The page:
Years ago a wrote I a short piece after an HAOC talk by Carol Copp which dealt with the effects of religion on society. Although my reply refers specifically to monotheism, and not to religion in general, I include it here as part of the on-going discussion.

Questions about the consequences of monotheism:

A few weeks ago Dr. Carol Copp (retired professor of sociology) presented an overview of a book Rodney Stark entitled One True God: The Historical Consequences of Monotheism to an audience of humanists.

Stark’s book and Dr. Copp’s lecture raise a number of questions regarding the sociological and historical effects of monotheism, which many of her secular audience tended to see in a negative light. But, of course, a definitive statement on this issue is not easy and maybe not even possible, given that most answers are posed in terms of a religious or a secular bias. Nonetheless, maybe a few things can be said which are not just partisan statements that belief in one god is good for you or the opposite.

Many of us with an interest in the role that religions have played in history often raise the question: Has monotheism resulted in more evil than good for humanity, or on the contrary, more good than evil? This is not an easy question, and reasonable arguments and evidence can be advanced for either answer: more good or more evil. Dr. Coop brought out a number of reasons for saying that belief in one true God has resulted in much evil (war, death, destruction, suffering, etc.). Certainly most secular humanists are inclined to emphasize this negative aspect of monotheism. But in religious history the move from the polytheism of tribal gods to monotheism has often been presented as moral progress, especially when the “one true God” is given moral qualities. Moreover, it is not obvious that the move from polytheism to monotheism has always been accompanied by an increase in religious war and persecution. In some cases it has; but in other cases it has not.

With regard to moral consequences of theism, knowing that a nation or tribe is monotheistic does not tell us much. We also would need to know more specifically about the character of the monotheistic belief(s) and something about the character (or tendencies) of the believers. What kind of god do they hold as their one, true god? Is he a war god, a vengeful god or a morally developed, god of wisdom? What kinds of demands or commandments do they imagine their god to impose on them? Are these people aggressive and war-like, who fashion their one, true god along these lines? Do they see their religious devotion to their god as requiring that all outsiders (all non-believers) be eliminated? Do they have the belief in exclusive salvation (referred to as “particularism” by sociologists) that implies only those who worship their god can be saved, and others are fair targets for their cleansing, military action?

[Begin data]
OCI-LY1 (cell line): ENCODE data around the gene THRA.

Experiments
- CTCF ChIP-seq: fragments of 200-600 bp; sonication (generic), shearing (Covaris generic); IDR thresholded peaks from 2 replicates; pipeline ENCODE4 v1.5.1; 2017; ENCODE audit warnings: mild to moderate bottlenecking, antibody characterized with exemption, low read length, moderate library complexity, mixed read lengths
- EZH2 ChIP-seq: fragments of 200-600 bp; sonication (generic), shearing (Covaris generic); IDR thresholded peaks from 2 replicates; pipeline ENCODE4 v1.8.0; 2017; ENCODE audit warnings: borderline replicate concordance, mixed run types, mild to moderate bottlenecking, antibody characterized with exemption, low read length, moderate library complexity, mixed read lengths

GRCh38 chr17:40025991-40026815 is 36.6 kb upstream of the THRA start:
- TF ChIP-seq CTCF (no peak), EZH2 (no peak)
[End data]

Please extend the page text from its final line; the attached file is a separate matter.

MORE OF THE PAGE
On the other hand, is it possible the nation or tribe in question holds to a different form of monotheism, a benevolent, universal theism that sees all members of the human race as brothers and sisters, children of the one true God? Can we allow that sometimes a nation or tribe can consist of benevolent, progressive-minded believers who fashion a “one, true God” who commands that all people respect and benefit each other, and work to bring about justice for all his “children”? (Here think of the “good works” type of Christianity, in which working to help those in need is seen as showing devotion to God, and which the idea that “Jesus loves you” is emphasized; and the notion that you must “believe as God commands lest you suffer eternal torment in hell” is downplayed or ignored altogether.)

Historically, we would be hard pressed to find a clear case of this form of pure, benevolent monotheism. A peoples’ image of the deity generally reflects that peoples’ moral and intellectual evolution; this has always been a “mixed bag,” with malevolent, destructive tendencies dominating sometimes, and the progressive, morally enlightened tendencies becoming more apparent at other times. In short, the type of monotheism that develops reflects the type of human culture that has evolved. That monotheism will sometimes be “not too bad,” even encouraging for those who look for signs of moral progress. But as the bloody history of Europe and the Americas has shown, too often monotheism has been “bad news” for humanity.
A former member
Post #: 157
The hypothesis that man made God­ (rather than the reverse) seems to me to throw much light on this issue.

From­ :

Walker was honored with the Humanist Heroine Award of the American Humanist Association's Feminist Caucus in 1993 and the "Women Making Herstory Award" in 1995 from the New Jersey National Organization for Women.